Recognizing, acknowledging, and understanding medication safety is important when administering medications. Understanding which medications are high-risk ones, being familiar with the medications being given, remembering the five most important rights when administering medications, communicating clearly, developing checking habits, and reporting the medication errors will lead to safe outcomes for the residents. However, errors do occur from a lack of experience, rushing, distractions, fatigue, doing too many things at once, not double checking, poor communication, and lack of team work. It is not only the staff that commit errors, but also the work environment that contributes to the medication error. Two examples are poor reporting systems
The documentary “Chasing Zero” reflects on the importance of quality care and patient safety. From the video, a child presents with jaundice, but the hospital fails to recognize immediate treatment. As a result, the child develops further complications such Kernicterus, which results in brain damage from jaundice (Quality and Safety Education for Nurses, 2014). Unfortunately, there were many devastating instances such as this, which could have been greatly prevented.
Electronic health record (EHR) system transformed the health care system from a paper based industry to one that uses clinical information to provide higher quality of care to the patients by providers. Electronic medical records have many benefits in clinical, organizational and societal outcomes. Clinical outcomes includes improvements in the quality of care and reduction of medical errors. Organizational outcomes include, financial and operational performance as well as higher satisfaction among patients and clinicians. Societal outcomes include, conduct research and attain improved population health. Adoption of EHR can improve quality and reduce the cost. Patient information is readily available on EHR and is accessible by any providers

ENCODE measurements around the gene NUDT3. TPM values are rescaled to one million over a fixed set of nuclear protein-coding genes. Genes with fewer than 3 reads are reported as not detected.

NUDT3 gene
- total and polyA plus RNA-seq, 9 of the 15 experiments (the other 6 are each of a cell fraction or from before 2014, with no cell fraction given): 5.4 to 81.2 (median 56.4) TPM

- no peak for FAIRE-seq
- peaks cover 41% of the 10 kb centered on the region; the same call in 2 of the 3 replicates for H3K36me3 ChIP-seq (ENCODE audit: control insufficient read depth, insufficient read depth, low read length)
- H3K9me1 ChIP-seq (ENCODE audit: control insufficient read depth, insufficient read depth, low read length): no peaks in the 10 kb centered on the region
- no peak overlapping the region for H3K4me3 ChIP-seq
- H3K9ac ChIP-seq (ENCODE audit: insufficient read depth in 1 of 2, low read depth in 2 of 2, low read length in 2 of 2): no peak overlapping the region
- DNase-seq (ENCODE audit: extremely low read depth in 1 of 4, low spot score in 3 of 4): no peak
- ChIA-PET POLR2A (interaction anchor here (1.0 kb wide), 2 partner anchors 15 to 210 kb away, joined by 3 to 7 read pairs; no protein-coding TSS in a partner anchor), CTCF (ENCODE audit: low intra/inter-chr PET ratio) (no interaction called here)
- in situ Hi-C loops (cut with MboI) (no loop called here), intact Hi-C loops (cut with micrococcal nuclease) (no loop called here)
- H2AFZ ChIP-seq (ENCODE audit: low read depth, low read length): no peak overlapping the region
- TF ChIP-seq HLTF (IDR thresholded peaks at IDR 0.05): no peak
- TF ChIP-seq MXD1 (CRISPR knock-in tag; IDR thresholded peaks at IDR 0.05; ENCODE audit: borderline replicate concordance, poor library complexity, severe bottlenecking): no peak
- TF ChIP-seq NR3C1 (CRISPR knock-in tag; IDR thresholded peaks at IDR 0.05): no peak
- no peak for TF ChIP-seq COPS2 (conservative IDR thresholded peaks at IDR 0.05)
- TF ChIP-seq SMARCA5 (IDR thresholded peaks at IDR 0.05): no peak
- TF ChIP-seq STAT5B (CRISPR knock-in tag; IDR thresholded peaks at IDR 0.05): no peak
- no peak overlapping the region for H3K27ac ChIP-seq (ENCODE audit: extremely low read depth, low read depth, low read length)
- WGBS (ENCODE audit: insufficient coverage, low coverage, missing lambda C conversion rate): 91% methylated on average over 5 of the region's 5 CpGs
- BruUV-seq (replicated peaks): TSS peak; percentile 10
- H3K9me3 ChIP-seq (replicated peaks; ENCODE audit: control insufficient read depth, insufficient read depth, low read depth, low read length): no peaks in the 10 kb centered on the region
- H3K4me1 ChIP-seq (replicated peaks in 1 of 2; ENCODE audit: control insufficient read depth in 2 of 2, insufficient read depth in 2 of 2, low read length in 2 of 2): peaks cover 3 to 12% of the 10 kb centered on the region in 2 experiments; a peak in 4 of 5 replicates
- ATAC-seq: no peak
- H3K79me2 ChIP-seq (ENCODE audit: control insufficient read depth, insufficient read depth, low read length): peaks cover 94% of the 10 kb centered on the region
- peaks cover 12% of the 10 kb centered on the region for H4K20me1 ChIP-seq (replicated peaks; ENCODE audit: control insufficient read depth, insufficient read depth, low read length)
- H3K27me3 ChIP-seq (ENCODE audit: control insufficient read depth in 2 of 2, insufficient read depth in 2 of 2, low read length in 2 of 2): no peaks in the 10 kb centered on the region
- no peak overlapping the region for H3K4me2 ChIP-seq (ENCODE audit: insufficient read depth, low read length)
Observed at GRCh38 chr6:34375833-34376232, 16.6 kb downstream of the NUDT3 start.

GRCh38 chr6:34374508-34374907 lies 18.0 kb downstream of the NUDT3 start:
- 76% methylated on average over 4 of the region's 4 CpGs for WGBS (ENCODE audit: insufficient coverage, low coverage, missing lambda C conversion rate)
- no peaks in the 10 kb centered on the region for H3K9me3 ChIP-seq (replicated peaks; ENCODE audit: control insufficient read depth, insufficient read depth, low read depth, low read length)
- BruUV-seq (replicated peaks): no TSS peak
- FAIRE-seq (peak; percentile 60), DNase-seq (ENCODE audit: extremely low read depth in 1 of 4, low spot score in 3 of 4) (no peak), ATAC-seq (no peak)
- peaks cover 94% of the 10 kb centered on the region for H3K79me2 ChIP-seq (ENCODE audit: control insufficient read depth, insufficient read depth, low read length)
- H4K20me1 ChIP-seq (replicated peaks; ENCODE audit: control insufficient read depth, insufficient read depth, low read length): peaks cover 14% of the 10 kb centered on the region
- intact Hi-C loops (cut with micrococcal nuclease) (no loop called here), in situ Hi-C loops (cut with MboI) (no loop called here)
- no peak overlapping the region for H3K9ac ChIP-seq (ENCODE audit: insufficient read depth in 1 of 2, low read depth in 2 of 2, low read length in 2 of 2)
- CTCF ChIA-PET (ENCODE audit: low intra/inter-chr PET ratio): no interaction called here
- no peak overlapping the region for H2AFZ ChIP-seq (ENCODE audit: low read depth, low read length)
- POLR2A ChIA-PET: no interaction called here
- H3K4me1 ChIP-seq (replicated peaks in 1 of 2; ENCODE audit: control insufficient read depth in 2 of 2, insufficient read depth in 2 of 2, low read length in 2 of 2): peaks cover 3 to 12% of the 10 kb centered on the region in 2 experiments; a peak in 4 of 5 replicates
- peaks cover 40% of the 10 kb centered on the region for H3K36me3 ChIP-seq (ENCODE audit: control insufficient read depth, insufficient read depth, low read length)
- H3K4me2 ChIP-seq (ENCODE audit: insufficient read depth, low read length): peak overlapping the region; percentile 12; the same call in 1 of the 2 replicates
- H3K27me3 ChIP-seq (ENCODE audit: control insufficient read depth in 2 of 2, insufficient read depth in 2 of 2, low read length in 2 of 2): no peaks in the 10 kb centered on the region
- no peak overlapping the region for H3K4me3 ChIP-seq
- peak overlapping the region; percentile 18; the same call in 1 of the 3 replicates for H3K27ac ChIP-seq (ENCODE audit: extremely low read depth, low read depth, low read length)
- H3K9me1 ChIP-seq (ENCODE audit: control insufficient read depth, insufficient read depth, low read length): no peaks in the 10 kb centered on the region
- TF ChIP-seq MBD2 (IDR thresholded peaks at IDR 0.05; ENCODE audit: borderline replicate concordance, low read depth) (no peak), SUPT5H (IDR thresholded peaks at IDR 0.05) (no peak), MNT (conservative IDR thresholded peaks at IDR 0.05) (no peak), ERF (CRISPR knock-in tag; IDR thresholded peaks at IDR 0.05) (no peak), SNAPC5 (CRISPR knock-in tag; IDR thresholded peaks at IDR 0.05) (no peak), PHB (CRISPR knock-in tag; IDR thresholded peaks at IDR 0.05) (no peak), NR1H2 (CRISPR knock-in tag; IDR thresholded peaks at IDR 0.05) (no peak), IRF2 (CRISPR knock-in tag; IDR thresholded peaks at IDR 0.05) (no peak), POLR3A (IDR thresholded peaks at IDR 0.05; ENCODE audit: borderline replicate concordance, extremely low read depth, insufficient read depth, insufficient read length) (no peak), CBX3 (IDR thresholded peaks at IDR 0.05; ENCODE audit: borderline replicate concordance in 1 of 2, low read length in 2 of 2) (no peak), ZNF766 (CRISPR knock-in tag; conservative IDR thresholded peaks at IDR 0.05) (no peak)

There were specific situations that led to the cause of Julie Thao's actions of medication error and the death of Jasmine. The situation could have completely been avoided had Julie followed the code of ethics and avoided shorts to provide proper care for the patient. The state claimed that Thao's mistake was caused by actions, omissions and unapproved shortcuts, however, there were other factors that played a role in her carelessness as well. While failure to comply with procedure has been a factor in the medication administration error, other factors contributed as well. For example, failure to properly use the information system, or to ignore alerts or warnings have also resulted in preventable errors (Nelson, Evan, & Gardener, 2005). At the time of the event, a bar coding system for all medication had been in effect for a duration of two weeks, however, Thao had been gone one of those crucial weeks. Because of her absence, she did not receive the adequate training, instead, she received a sped
There are many stakeholders involved with health care administrations. Those stakeholders can be patients, health care physician, insurance providers, pharmaceutical manufactures, hospital organizations, community clinics and government. Each different stakeholder has their own individual vision of health care administration. This causes conflict due to the nature and differences in vision. which then can cause conflicts among each stakeholder involved. A patient is going to have a different idea of how a health care should be managed. This in contrast to the way a physician may think the administration should be managed. Furthermore, each different stakeholder involved would have their own ideal reasons to why the health care administration
In care settings the currently legislations, guidelines policies and protocols relevant to the administration of medication would be:
Amends the Public Health Service Act to make medication error information privileged for Federal and State administrative and civil judicial proceedings if the information is voluntarily submitted by a health care provider to a program, approved by the Secretary of Health and Human Services, for the purpose of developing and disseminating recommendations and information regarding preventing such errors (Medication Error Prevention Act, 2000).
Change is inevitable and constant in the modern world. Continuous advancement in technology is also changing the healthcare system to ensure patient safety and provide high quality patient centered care. The hospitals are adding more and more computer assisted devices and the nurses are facing new challenges every day. Change in the workplace means making changes in the work environment that is different from the current state. Implementing a change can create anxiety or fear of failure in nurses, which may lead to a resistance to change practice. “Changes to a system may be anticipated and planned, or they may be sudden and unexpected” (Yoder-Wise, 2015). The reimbursement